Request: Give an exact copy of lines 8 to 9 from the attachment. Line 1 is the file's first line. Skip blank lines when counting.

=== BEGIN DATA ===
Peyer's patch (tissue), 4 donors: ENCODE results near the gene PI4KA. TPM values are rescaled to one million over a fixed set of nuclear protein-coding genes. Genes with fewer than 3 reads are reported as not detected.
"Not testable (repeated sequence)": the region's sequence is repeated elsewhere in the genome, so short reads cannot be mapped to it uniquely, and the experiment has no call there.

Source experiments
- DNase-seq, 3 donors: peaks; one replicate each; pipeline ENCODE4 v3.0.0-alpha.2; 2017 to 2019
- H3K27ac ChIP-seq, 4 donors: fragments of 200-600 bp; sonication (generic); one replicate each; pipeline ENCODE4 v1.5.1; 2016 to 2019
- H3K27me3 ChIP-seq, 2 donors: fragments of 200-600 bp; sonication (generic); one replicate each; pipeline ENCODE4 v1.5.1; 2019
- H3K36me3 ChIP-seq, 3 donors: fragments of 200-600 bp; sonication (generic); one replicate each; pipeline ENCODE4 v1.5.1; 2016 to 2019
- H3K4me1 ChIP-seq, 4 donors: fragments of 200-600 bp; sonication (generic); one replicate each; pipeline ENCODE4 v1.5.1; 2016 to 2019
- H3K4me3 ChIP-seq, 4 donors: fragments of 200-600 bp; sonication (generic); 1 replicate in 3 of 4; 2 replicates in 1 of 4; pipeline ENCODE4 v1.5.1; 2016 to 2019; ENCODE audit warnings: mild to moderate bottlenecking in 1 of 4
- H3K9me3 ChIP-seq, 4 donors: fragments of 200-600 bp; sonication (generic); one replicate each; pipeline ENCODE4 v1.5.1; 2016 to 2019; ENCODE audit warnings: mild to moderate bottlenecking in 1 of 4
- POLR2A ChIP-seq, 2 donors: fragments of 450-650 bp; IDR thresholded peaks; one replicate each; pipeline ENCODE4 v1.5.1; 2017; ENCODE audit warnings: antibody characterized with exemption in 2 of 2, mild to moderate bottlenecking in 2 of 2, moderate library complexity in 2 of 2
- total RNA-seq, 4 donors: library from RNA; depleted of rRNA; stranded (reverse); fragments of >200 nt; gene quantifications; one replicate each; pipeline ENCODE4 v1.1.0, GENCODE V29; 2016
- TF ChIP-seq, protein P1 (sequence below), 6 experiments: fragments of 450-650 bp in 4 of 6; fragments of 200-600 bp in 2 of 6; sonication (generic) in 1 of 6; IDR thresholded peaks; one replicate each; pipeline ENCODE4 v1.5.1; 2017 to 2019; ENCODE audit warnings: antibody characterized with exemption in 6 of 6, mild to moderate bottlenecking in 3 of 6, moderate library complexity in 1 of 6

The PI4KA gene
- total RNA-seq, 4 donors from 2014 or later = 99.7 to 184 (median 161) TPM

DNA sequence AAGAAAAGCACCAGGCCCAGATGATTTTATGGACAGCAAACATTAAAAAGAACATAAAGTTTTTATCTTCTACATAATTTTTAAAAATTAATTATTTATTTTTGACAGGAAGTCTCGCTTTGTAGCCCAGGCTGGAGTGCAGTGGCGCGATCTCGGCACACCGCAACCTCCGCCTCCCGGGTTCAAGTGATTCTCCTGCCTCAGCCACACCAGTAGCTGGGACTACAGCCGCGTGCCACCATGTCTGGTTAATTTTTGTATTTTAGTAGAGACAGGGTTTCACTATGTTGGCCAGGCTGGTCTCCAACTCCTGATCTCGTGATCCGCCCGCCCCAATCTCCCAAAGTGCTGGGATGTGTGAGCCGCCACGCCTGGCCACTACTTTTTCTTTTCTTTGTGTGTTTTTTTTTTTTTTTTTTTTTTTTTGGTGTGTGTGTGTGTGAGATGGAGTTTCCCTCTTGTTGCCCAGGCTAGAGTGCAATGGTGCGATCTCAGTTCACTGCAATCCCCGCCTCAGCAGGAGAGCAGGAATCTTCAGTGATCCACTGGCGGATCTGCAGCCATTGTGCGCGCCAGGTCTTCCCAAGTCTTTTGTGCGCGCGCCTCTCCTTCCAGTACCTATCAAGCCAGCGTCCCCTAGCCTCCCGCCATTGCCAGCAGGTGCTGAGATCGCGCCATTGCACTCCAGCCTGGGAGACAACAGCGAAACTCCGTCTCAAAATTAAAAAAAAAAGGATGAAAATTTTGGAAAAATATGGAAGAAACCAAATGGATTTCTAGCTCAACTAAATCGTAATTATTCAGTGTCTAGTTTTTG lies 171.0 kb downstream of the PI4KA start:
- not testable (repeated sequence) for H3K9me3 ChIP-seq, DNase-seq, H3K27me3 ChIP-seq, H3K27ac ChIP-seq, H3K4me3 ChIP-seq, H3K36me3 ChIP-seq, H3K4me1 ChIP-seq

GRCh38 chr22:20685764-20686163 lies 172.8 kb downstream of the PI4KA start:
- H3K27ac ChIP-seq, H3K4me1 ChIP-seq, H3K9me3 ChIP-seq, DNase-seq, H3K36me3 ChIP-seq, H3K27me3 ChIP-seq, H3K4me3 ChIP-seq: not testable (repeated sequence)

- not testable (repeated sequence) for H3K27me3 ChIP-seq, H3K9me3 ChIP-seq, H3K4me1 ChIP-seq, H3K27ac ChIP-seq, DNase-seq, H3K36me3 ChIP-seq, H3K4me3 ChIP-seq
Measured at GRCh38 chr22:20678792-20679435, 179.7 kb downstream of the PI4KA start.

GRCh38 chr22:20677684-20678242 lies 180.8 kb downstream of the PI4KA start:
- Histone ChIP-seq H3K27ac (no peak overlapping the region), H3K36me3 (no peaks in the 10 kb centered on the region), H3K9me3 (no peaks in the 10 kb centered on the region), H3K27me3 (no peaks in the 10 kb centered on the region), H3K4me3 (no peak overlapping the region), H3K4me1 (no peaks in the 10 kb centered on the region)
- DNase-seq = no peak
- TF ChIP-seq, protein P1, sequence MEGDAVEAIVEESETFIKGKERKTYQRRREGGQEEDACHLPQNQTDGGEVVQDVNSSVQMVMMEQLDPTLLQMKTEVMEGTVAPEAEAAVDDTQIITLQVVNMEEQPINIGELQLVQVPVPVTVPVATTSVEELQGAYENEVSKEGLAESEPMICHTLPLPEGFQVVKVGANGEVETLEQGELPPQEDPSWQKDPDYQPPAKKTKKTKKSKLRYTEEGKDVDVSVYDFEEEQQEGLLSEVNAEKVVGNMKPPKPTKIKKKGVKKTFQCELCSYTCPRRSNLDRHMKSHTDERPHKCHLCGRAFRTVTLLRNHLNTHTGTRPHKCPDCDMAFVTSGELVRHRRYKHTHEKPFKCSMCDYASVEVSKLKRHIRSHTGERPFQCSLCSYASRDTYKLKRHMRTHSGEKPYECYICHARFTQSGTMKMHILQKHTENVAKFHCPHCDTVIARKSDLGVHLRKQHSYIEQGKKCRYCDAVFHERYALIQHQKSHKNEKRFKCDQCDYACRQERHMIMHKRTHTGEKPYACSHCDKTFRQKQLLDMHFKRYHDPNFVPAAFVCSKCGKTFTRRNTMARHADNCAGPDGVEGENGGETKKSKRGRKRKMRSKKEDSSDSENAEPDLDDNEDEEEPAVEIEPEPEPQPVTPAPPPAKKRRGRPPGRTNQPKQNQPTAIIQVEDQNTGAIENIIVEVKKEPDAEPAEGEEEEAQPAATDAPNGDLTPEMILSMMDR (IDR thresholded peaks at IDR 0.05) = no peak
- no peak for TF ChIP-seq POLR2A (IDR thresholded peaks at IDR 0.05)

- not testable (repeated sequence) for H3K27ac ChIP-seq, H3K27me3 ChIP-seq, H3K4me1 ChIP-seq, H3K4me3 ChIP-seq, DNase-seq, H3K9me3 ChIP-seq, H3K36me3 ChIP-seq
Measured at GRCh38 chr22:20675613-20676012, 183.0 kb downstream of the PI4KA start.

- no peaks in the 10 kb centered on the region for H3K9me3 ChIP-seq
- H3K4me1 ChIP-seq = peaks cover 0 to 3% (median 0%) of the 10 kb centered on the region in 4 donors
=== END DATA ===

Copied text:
- H3K4me1 ChIP-seq, 4 donors: fragments of 200-600 bp; sonication (generic); one replicate each; pipeline ENCODE4 v1.5.1; 2016 to 2019
- H3K4me3 ChIP-seq, 4 donors: fragments of 200-600 bp; sonication (generic); 1 replicate in 3 of 4; 2 replicates in 1 of 4; pipeline ENCODE4 v1.5.1; 2016 to 2019; ENCODE audit warnings: mild to moderate bottlenecking in 1 of 4